- That in case any of the hunters belonging to the inhabitants of this island, and the hunters belonging to Captain Quao, should meet in order to hinder disputes, Captain Quao will order his people to let the inhabitants hunters have the hog.
- That in case Captain Quao, or his people, shall take up run away negroes that shall abscond from their respective owners, and shall be paid for so doing as the legislature shall appoint.
- That in case Captain Quao, and his people, should be disturbed by a greater number of rebels than he is able to fight, that then he shall be assisted by as many white people as the governor for the time being shall think proper.
- That in case any of the negroes belonging to Captain Quao shall be guilty of any crime or crimes that may deserve death, he shall deliver him up to the next magistrate, in order to be tried as other negroes are; but small crimes he may punish himself.
- That in case any white man, or other the inhabitants of this island, shall disturb or annoy any of the people, hogs, flock, or whatever goods may belong to the said Captain Quao, or any of his people, when they come down to the settlements to vend the same, upon due complaint made to a magistrate, he or they shall have justice done them.
- That neither Captain Quao, nor any of his people, shall bring any hogs, fowls, or any stock or provisions, to sell to the inhabitants, without a ticket from under the hand of one or more of the white men residing in their town.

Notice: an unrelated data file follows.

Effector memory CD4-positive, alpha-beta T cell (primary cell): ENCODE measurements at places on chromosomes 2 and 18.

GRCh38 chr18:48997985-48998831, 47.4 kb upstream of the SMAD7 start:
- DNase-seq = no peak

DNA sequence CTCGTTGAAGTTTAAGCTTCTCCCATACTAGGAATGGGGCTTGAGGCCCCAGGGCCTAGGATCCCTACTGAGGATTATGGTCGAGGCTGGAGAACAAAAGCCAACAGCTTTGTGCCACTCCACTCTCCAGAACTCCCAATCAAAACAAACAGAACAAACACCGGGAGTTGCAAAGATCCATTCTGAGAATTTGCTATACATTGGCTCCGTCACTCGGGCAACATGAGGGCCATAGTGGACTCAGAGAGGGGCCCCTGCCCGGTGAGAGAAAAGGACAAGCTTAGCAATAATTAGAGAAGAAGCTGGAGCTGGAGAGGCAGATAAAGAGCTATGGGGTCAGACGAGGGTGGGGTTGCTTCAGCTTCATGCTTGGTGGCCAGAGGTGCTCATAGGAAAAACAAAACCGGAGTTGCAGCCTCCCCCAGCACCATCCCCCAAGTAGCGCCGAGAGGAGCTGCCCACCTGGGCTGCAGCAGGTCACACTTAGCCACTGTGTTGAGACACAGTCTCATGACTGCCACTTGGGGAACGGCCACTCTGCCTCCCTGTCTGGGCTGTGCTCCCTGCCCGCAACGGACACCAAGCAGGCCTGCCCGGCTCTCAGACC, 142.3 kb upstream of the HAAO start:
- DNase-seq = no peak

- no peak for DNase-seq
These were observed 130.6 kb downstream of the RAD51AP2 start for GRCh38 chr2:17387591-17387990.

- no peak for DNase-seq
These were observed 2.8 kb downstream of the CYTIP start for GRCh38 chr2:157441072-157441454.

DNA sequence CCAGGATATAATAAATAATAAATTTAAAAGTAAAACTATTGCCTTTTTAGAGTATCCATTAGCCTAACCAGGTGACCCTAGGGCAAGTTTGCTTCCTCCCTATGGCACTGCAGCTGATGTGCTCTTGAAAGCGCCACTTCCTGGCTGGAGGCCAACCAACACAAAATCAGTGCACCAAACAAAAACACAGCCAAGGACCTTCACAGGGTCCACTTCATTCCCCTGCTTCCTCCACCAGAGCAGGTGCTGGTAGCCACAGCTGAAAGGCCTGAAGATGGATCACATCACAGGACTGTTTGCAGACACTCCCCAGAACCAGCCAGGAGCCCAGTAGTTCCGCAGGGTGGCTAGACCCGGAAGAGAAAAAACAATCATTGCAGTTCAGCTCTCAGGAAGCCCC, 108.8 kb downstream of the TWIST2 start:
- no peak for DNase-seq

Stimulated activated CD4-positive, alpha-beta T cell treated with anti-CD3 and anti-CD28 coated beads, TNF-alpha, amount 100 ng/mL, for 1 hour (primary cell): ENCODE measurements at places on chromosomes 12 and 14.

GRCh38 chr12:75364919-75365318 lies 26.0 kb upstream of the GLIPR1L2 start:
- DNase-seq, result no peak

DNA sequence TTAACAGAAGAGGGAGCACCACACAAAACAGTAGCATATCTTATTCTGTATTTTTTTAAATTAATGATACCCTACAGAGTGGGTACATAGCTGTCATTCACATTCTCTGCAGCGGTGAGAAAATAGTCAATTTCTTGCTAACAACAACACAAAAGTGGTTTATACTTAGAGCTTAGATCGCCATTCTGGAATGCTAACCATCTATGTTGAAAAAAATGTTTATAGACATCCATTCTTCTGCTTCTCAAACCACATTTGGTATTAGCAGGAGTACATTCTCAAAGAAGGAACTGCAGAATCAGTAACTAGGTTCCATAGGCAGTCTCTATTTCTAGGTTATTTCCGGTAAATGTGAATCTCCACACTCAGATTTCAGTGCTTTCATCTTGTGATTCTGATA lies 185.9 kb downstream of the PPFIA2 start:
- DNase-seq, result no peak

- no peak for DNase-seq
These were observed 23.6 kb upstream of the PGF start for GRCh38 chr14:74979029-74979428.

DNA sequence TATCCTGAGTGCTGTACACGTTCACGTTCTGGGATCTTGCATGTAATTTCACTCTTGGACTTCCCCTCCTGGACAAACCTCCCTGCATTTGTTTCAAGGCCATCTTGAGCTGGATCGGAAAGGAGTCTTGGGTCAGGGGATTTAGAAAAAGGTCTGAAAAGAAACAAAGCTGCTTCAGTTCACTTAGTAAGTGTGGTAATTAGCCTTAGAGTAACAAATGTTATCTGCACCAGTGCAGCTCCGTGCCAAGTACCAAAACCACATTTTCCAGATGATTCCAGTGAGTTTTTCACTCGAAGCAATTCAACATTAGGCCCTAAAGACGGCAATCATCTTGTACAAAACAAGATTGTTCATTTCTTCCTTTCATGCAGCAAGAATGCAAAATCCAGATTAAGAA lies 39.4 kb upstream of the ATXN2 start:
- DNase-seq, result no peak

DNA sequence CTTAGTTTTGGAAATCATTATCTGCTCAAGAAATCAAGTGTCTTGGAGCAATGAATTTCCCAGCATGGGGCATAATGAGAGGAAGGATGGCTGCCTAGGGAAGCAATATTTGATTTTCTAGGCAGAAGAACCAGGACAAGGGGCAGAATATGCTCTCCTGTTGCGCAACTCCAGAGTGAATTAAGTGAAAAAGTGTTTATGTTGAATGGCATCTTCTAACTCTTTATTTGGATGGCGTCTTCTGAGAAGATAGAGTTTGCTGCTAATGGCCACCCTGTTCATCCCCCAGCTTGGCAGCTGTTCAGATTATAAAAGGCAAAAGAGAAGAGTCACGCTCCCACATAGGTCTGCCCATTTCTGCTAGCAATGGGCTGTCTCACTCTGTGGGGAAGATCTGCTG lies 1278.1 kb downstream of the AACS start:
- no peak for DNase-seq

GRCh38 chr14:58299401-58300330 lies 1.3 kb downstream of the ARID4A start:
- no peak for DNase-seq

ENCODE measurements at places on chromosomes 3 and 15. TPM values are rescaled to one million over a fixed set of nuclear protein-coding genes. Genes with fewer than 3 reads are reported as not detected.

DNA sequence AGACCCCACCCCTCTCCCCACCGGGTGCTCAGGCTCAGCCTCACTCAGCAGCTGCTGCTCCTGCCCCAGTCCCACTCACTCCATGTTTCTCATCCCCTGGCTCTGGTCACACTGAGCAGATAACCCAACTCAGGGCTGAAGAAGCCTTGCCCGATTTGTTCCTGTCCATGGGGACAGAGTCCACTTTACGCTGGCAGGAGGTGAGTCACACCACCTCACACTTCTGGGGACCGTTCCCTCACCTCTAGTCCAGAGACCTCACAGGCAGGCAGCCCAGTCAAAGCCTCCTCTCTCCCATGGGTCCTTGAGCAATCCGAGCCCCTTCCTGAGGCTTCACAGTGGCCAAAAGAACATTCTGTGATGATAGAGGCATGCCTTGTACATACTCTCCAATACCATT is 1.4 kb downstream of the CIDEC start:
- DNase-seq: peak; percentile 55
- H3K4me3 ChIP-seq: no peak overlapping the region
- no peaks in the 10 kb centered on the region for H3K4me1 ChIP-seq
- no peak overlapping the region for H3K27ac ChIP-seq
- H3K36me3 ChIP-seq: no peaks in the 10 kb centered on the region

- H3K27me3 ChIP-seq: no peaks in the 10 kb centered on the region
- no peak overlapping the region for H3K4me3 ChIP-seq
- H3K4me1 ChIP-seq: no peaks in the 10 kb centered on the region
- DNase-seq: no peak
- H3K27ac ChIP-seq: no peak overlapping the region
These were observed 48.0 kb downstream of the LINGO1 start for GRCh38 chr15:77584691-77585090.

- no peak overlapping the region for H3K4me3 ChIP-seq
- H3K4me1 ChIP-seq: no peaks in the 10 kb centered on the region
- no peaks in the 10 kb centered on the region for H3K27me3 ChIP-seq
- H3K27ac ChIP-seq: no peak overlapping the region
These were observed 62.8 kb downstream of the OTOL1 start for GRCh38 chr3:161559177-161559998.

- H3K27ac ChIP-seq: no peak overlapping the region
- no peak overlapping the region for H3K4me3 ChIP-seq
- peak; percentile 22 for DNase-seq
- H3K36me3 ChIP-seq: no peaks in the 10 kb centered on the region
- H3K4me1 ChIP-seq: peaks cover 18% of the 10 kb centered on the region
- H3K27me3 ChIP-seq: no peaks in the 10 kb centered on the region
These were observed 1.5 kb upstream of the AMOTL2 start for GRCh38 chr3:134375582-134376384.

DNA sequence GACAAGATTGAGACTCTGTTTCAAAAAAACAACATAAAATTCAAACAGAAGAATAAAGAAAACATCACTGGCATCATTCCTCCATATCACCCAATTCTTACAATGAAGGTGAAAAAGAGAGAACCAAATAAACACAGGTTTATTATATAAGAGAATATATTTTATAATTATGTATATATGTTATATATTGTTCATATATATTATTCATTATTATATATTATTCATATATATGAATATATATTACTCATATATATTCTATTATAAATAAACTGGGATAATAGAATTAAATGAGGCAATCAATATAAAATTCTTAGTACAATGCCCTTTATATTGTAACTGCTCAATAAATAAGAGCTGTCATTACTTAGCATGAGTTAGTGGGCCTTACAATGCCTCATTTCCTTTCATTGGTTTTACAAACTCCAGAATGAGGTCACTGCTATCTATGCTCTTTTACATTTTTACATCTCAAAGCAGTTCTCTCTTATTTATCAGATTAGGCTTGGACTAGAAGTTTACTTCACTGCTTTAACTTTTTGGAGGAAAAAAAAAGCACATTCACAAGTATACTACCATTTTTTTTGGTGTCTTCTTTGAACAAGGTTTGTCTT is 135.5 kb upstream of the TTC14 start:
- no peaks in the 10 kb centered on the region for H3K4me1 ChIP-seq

- That Captain Quao, nor any of his people, shall hunt within three miles of any settlement.
- That in case Captain Quao should die, that then the command of his people shall descend to Captain Thomboy; and at his death to descend to Captain Apong; and at his death Captain Blackwall shall succeed; and at his death Clash shall succeed; and, when he dies, the governor or commander in chief for the time being shall appoint whom he thinks proper.
Parting of ways
After the 1740 treaty Quao and Nanny parted ways. Nanny took her supporters east to what would later become Moore Town on the eastern fringes of the Blue Mountains, while Quao took his people west to central Jamaica, and formed a community in a town that later came to be known as Crawford’s Town on the western edge of the Blue Mountains. However, in about 1746, the white superintendents appointed by the British governors took control of Crawford’s Town, and replaced Quao as the Maroon leader of that community. The new leader was another Maroon officer, Edward Crawford, after whom the town was eventually named.
The Maroons played a large part in the suppression of the 1760-1761 rebellion that started in Saint Mary parish. The rebellion is commonly referred to as Tacky’s rebellion because it was started by a slave named Tacky. There the Maroons along with British soldiers hunted down and killed rebel slaves.